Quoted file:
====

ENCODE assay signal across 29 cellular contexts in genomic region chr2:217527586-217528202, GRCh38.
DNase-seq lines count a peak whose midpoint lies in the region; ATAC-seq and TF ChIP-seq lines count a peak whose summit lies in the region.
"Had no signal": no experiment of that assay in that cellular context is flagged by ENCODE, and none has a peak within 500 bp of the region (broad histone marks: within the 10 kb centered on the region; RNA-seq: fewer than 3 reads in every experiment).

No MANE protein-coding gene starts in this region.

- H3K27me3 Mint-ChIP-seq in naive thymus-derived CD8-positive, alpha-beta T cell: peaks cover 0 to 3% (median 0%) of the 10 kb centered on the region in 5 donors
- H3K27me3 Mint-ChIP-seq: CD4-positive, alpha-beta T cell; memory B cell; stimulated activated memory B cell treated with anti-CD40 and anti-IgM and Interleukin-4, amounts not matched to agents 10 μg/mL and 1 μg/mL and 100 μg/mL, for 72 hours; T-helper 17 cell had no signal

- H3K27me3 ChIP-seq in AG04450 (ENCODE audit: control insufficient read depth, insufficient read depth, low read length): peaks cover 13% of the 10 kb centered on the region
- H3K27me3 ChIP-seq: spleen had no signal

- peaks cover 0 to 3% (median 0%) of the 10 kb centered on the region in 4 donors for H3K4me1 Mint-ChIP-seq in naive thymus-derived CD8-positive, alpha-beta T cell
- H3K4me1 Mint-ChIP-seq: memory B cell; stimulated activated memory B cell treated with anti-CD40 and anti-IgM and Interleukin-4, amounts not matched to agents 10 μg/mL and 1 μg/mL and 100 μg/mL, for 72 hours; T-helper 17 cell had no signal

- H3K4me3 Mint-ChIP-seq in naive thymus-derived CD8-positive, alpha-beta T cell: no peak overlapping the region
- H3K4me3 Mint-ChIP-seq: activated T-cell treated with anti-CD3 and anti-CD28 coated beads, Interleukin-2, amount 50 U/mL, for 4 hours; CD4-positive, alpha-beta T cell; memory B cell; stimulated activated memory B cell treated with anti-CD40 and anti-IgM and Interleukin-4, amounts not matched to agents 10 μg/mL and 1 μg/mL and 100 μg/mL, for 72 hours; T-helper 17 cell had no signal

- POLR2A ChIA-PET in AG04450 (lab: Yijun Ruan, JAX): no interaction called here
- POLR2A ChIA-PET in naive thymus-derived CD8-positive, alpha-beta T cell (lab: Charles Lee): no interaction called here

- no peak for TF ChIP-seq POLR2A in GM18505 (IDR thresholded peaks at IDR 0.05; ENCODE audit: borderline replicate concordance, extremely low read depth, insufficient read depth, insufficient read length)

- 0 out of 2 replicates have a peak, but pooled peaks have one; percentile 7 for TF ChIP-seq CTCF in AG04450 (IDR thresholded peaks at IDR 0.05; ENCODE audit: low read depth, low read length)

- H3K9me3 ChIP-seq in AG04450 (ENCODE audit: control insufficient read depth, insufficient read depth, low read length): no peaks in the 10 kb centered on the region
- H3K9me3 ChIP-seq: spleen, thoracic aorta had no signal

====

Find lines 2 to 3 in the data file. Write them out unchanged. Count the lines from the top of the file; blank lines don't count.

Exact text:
DNase-seq lines count a peak whose midpoint lies in the region; ATAC-seq and TF ChIP-seq lines count a peak whose summit lies in the region.
"Had no signal": no experiment of that assay in that cellular context is flagged by ENCODE, and none has a peak within 500 bp of the region (broad histone marks: within the 10 kb centered on the region; RNA-seq: fewer than 3 reads in every experiment).